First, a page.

“A startling debut novel explores the freedom of being multiple . . . Igbo spirituality, Emezi radically suggests, has as much to offer as any [Western] schemas when it comes to decrypting human folly or transcendence . . . The book would have made grim sense through a mental-health lens; instead, it is an indigenous fairy tale . . . The book becomes a study in dysphoria—not precisely the distress of being misgendered but the more nebulous pain of being imprisoned in a physical form, of losing your wraith-like ability to evade categorization . . . There is something self-defeating about trying to trace a self that is defined by indefinability; one achievement of Emezi’s book is to make that paradox feel generously fertile.” — Katy Waldman, New Yorker

“Remarkable and daring . . . Poetic and disturbing . . . Rooting Ada’s story in Igbo cosmology forces us to further question our paradigm for what causes mental illness and how it manifests. It causes us to question science and reason.” — Tariro Mzezewa, New York Times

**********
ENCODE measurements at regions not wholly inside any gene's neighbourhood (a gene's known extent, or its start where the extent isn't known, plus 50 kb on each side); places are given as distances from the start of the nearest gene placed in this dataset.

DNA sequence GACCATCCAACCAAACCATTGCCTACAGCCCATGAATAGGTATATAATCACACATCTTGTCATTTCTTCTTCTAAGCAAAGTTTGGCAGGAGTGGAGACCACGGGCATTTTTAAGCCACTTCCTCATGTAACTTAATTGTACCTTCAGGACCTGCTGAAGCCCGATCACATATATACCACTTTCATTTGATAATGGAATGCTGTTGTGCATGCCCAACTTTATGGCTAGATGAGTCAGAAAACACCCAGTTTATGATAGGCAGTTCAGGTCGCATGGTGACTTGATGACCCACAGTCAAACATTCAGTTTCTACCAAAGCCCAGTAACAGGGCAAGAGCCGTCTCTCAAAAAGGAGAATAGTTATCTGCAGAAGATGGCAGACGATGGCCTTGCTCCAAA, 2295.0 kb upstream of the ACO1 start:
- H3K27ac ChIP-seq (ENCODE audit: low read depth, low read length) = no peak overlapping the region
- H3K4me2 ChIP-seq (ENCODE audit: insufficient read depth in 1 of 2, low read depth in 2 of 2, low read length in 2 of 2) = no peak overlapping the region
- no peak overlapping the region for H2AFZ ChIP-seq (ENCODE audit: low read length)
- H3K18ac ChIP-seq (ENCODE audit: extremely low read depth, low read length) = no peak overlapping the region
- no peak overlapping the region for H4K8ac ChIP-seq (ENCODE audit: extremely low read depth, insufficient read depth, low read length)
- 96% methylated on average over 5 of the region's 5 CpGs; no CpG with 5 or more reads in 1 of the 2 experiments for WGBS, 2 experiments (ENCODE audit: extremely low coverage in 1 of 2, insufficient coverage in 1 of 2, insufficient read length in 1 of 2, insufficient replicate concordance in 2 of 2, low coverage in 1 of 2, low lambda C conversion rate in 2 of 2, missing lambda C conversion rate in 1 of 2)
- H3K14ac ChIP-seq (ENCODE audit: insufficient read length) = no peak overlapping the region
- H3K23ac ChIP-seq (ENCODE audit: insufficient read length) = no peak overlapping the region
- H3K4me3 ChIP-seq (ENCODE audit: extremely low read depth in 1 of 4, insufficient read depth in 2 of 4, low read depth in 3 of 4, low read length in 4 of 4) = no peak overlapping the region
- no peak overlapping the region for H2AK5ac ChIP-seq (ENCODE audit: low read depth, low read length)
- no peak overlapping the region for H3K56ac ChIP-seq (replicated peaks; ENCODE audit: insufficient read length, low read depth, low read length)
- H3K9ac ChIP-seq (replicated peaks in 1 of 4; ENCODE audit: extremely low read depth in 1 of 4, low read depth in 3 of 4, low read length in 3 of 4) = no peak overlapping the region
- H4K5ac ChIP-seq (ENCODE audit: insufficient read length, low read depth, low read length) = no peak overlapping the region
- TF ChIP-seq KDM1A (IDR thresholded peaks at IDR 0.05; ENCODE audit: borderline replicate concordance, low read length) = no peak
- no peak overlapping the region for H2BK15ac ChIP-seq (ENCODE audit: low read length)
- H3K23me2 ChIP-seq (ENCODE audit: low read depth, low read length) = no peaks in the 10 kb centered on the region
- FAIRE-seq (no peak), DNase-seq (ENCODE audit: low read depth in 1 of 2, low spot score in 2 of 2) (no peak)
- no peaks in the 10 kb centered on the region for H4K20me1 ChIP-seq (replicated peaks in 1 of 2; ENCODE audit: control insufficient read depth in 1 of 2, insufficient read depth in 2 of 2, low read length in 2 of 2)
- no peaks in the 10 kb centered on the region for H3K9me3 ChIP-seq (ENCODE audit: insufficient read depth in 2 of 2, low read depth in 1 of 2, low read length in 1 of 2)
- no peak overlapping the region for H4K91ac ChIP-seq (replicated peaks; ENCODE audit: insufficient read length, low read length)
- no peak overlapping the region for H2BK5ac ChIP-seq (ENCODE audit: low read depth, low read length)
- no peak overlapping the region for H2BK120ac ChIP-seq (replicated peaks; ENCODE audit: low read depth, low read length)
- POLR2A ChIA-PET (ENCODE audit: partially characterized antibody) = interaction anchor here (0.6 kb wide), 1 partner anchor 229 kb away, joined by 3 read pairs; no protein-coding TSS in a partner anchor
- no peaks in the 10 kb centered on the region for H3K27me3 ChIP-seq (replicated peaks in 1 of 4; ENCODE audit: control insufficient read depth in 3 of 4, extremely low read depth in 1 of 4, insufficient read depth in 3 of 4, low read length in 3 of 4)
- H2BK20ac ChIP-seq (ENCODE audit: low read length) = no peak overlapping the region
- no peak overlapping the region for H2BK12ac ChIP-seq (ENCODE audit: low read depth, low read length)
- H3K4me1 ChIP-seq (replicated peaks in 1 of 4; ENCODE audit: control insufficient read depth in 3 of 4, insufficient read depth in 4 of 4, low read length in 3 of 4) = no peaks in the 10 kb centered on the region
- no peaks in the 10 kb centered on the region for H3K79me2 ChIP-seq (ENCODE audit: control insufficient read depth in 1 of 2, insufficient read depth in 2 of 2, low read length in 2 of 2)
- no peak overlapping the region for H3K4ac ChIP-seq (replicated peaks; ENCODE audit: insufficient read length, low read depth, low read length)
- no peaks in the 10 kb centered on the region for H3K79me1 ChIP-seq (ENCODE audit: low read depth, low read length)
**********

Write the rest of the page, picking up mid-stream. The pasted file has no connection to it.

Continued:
“Akwaeke Emezi is a name you will want to remember, because surely it is one you will be hearing again and again . . . A stunning and disorienting story about a broken woman trying to overcome the pain of her human life while straddling ‘the other side’ . . . Freshwater is unlike any novel I have ever read. Its shape-shifting perspective is radical and innovative, twisting the narrative voices like the bones of a python . . . Emezi has not only made a rich contribution to Igbo mythology, she has crafted a novel so unique and fresh, it feels as if the medium has been reinvented.” — Safa Jinje, Toronto Star